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A new approach to opportunistic suspend

A new approach to opportunistic suspend

Posted Sep 29, 2011 22:58 UTC (Thu) by iabervon (subscriber, #722)
In reply to: A new approach to opportunistic suspend by neilbrown
Parent article: A new approach to opportunistic suspend

I think having a userspace daemon that tracks why the system is on (and turns it off if there's no need for it to be on) would take care of a lot of the issues; however, I'm not entirely convinced that userspace can be race-free for this sort of thing. The other part of his situation is that he's worried about the fact that he'd have to poke the userspace daemon (whatever it is) from the hardware timer interrupt in order to make sure that the system doesn't suspend after the timer has fired (so the timer doesn't wake it) but before the daemon finds out that something needs the system up.

Anyway, I think the principle that most sensible policies specify "I need the system on/I don't need the system on", not "I want the system off" applies to the kernel. (For that matter, where there are sensible policies for "I want the system off", it's things like low battery or the lid being closed, where you want to keep the system suspended, regardless of ordinary wakeup events, until the particular issue that triggers the suspend is cleared.) So I don't see the logic in having the kernel API only offer a misleading operation, rather than letting userspace specify the policy in sensible terms and the kernel carry it out.

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A new approach to opportunistic suspend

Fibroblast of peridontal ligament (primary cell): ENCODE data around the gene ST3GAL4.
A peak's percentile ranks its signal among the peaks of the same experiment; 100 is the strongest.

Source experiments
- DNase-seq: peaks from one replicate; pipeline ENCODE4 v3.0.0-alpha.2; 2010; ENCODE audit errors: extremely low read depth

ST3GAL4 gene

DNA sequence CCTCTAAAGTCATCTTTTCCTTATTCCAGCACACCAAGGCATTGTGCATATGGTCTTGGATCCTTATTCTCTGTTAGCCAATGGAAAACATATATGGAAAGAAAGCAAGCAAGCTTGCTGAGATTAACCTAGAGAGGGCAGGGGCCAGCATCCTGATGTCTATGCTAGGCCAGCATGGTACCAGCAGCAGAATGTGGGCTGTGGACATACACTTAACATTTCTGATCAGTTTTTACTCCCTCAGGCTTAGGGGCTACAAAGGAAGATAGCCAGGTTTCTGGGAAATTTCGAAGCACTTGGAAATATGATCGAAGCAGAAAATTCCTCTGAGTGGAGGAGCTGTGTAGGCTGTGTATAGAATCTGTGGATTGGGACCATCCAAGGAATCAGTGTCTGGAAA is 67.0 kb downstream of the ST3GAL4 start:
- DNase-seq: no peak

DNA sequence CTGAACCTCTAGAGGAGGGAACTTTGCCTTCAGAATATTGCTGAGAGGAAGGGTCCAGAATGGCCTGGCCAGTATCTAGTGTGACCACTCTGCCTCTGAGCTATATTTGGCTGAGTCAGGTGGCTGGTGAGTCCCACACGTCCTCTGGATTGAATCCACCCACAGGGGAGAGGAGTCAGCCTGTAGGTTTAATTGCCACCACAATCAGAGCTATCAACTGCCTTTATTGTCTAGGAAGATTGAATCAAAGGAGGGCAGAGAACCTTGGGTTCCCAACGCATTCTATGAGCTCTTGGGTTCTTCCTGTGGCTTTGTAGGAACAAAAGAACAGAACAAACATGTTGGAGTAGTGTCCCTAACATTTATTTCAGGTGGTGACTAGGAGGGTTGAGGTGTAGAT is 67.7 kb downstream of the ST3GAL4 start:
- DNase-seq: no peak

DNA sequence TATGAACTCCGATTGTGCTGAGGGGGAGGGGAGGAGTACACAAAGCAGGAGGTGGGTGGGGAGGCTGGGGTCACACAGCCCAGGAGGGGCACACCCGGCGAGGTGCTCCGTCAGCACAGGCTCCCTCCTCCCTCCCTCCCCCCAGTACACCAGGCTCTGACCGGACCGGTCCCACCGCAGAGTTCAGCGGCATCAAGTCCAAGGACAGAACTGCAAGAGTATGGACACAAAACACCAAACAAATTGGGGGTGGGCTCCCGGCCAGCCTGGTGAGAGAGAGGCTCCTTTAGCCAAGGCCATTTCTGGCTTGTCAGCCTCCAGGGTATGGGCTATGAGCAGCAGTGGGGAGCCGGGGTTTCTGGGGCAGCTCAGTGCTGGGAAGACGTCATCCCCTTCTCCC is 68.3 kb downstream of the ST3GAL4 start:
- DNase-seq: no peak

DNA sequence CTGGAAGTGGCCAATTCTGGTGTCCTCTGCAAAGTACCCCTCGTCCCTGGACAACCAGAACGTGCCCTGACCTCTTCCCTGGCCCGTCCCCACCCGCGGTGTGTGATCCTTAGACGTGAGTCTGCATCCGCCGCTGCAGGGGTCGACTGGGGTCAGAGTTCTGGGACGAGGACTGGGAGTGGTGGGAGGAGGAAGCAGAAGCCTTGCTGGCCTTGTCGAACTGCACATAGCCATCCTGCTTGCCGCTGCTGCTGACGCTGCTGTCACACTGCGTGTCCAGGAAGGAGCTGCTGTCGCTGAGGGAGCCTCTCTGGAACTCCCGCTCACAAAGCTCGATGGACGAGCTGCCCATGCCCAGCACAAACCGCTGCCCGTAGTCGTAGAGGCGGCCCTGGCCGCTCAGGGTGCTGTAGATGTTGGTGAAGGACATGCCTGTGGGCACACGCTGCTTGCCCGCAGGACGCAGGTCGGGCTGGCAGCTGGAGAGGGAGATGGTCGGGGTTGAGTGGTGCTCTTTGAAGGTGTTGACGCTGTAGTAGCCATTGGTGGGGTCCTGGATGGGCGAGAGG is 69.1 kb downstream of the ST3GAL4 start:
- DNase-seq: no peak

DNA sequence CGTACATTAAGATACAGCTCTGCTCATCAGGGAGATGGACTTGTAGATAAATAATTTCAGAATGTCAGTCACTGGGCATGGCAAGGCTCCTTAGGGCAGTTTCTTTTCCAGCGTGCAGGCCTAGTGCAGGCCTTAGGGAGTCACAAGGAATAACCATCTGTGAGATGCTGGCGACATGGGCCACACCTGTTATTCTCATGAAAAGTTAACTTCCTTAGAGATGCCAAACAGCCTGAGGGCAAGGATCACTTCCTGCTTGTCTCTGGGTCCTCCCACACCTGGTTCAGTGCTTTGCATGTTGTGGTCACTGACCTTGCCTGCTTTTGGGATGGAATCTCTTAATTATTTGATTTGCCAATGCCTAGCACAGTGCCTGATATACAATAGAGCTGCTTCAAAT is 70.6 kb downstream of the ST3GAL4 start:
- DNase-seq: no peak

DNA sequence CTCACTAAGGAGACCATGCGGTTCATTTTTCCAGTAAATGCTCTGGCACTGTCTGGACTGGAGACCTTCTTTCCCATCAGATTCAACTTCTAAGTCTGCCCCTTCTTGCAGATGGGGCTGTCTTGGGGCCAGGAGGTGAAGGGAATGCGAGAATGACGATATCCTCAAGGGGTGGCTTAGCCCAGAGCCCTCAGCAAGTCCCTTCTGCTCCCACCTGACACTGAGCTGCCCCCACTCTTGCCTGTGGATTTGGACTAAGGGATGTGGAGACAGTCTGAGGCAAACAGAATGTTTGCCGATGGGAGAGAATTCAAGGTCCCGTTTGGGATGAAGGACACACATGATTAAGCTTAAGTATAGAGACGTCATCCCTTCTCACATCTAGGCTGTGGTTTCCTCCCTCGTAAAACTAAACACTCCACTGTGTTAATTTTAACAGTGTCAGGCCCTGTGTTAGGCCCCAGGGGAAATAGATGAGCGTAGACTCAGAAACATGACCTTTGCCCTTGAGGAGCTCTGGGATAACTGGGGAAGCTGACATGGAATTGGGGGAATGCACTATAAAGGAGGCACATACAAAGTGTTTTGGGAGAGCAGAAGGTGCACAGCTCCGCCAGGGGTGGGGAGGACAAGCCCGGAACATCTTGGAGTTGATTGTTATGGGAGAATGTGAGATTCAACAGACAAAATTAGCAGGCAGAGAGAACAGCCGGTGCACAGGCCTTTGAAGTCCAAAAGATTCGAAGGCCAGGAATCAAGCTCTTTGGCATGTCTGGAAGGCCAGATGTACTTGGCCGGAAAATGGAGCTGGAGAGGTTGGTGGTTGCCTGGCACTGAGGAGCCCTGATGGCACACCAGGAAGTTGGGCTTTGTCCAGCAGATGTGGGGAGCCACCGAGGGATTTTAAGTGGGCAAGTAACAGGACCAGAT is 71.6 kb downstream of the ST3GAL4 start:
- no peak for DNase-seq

Posted Sep 29, 2011 23:32 UTC (Thu) by neilbrown (subscriber, #359) [Link]

Yes, exactly. The /sys/power/state api is wrong and backwards. But arguable the hardware/firmware api which it provides access to is busted as well. But plenty of interfaces are busted and we just have to work with them until well after the next-best-thing is perfected.

There is a new api which is per-device power management where the kernel is in control of everything instead of the firmware, and there is a school of thought which says we should forget suspend because both the hardware concept and the kernel API is broken - just use per-device power management and fix all the bugs.

However we still need to work with hardware that saves more power on "suspend" and /sys/power/state is the natural API to work with that. By itself is a racy API, so /sys/power/wake_count was added to make the races avoidable, which it does. Putting more work into make the API in the kernel for suspend/resume even "better" would be a mistake - the work should go to making per-device power-management work really well.

So yes: /sys/power/state is busted, but it is possible to create a user-space API on top of that which provides sensible semantics. So we should just do that rather than nagging the kernel devs to make life easier.

And I think you are wrong - as user-space solution using power/state and power/wake_count can be race free (modulo bugs). You just need to use power/wake_count correctly (see my post up-thread)

Think of system-wide suspend/resume as legacy. Yes it should work and work reliably, but it doesn't need to be pretty. per-device power states and power policy is the new way. We should use that were possible and only fall back on suspend/resume on legacy systems that require it (like .. uhmmm... x86). Android (and all others) are welcome to use suspend/resume and it should work. But they are encouraged to explore the various improvements possible with finer grained power management.

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